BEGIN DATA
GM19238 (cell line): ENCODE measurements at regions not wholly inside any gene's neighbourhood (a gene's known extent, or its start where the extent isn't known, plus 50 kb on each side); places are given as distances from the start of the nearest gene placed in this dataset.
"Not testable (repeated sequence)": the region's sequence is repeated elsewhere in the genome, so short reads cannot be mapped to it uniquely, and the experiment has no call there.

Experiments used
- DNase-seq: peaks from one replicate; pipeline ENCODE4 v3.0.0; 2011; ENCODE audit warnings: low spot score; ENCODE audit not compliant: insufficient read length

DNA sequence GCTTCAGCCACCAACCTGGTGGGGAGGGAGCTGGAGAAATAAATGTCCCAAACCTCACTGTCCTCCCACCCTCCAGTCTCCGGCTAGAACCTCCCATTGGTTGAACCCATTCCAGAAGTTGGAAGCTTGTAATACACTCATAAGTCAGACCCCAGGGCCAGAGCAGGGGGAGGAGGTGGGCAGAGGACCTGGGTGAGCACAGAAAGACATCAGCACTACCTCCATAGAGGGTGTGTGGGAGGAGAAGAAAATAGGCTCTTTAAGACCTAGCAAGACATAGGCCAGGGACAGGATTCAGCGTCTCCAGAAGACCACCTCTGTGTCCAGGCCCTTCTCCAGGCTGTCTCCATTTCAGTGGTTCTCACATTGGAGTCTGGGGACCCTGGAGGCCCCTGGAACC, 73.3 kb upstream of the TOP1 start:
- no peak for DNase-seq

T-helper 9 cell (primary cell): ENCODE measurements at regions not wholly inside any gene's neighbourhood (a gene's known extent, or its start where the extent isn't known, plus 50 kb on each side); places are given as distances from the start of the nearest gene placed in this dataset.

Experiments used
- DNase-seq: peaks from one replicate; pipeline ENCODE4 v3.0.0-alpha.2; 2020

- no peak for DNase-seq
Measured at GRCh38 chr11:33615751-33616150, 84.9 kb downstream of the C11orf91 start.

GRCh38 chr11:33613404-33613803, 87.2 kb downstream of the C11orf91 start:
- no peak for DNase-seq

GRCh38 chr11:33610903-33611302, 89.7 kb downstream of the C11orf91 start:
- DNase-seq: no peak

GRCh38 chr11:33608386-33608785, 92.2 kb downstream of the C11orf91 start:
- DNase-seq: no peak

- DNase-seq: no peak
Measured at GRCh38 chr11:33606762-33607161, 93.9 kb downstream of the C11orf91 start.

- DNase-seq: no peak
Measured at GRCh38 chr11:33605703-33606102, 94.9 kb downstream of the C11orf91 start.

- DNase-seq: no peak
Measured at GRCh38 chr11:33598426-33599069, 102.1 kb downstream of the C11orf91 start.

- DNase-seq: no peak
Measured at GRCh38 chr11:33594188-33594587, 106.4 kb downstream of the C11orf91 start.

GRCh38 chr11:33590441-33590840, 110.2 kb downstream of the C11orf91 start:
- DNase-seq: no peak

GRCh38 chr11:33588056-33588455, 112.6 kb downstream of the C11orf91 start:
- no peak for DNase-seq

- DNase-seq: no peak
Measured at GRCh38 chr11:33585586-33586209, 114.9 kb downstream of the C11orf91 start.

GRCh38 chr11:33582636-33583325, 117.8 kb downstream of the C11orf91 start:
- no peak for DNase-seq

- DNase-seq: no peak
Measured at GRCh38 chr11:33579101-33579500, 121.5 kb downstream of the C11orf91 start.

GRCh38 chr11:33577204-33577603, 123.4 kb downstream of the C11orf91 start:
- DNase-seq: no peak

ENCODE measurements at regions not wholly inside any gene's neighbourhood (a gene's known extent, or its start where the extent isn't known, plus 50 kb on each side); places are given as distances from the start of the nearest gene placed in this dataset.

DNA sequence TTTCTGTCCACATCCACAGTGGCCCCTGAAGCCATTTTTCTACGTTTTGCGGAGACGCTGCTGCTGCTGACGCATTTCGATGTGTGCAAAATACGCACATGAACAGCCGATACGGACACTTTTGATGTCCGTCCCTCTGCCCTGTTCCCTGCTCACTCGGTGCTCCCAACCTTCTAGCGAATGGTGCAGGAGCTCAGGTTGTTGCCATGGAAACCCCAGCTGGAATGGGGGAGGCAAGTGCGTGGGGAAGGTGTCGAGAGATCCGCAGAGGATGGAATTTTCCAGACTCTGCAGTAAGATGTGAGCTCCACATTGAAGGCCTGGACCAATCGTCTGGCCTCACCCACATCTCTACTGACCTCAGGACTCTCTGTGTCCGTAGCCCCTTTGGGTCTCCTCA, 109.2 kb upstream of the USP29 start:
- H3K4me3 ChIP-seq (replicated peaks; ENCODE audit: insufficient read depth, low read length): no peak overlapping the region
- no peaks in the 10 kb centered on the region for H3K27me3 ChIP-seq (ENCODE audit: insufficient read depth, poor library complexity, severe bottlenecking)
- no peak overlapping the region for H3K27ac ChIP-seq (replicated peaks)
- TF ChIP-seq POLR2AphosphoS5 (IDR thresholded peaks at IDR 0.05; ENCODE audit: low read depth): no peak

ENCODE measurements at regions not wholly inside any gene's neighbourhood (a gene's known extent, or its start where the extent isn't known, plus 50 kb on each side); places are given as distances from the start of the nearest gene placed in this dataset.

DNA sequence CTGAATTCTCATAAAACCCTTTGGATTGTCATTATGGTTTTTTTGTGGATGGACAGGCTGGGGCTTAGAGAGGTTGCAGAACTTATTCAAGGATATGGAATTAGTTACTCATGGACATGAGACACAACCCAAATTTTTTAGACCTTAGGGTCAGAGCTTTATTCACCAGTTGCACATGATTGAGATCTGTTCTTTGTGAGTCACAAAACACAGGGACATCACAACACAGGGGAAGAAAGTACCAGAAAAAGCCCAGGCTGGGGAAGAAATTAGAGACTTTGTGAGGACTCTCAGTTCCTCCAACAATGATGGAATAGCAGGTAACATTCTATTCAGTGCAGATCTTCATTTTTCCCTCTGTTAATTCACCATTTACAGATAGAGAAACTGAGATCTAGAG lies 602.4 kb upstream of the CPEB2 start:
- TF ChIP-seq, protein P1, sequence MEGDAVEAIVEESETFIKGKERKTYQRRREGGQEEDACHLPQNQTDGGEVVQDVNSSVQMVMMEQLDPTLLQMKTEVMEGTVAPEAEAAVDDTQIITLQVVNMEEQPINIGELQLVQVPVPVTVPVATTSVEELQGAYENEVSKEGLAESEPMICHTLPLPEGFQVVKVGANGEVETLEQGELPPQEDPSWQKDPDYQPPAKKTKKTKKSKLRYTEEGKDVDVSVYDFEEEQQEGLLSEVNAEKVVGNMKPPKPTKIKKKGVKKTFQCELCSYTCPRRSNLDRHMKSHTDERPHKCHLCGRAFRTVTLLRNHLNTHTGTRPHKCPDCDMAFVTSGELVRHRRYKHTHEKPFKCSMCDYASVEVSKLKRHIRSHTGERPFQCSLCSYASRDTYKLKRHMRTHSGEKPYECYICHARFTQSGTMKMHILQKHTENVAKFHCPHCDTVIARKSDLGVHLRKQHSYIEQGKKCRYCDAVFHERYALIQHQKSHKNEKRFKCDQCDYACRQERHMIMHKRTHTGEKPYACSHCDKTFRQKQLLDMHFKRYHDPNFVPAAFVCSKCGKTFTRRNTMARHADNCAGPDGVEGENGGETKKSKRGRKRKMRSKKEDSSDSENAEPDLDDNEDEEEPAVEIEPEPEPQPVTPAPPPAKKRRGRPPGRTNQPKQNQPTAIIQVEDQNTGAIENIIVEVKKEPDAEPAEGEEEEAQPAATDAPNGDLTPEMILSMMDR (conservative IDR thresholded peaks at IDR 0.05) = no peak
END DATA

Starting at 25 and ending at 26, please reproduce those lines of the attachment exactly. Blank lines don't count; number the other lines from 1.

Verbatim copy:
Measured at GRCh38 chr11:33594188-33594587, 106.4 kb downstream of the C11orf91 start.

GRCh38 chr11:33590441-33590840, 110.2 kb downstream of the C11orf91 start: